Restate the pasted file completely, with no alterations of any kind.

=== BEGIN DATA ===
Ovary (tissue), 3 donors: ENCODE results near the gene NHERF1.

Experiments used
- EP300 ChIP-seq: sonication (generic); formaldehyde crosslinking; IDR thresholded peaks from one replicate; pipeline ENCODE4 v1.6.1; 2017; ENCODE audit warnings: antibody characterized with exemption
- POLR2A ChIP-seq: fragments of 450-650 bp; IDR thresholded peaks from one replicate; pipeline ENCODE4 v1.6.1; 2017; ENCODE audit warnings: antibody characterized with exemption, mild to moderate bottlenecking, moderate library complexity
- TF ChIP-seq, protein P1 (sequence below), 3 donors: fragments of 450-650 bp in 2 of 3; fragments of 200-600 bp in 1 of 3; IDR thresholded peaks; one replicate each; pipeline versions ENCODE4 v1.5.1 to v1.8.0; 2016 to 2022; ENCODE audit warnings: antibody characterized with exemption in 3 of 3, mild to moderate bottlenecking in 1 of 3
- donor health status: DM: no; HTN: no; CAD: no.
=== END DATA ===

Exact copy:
Ovary (tissue), 3 donors: ENCODE results near the gene NHERF1.

Experiments used
- EP300 ChIP-seq: sonication (generic); formaldehyde crosslinking; IDR thresholded peaks from one replicate; pipeline ENCODE4 v1.6.1; 2017; ENCODE audit warnings: antibody characterized with exemption
- POLR2A ChIP-seq: fragments of 450-650 bp; IDR thresholded peaks from one replicate; pipeline ENCODE4 v1.6.1; 2017; ENCODE audit warnings: antibody characterized with exemption, mild to moderate bottlenecking, moderate library complexity
- TF ChIP-seq, protein P1 (sequence below), 3 donors: fragments of 450-650 bp in 2 of 3; fragments of 200-600 bp in 1 of 3; IDR thresholded peaks; one replicate each; pipeline versions ENCODE4 v1.5.1 to v1.8.0; 2016 to 2022; ENCODE audit warnings: antibody characterized with exemption in 3 of 3, mild to moderate bottlenecking in 1 of 3
- donor health status: DM: no; HTN: no; CAD: no.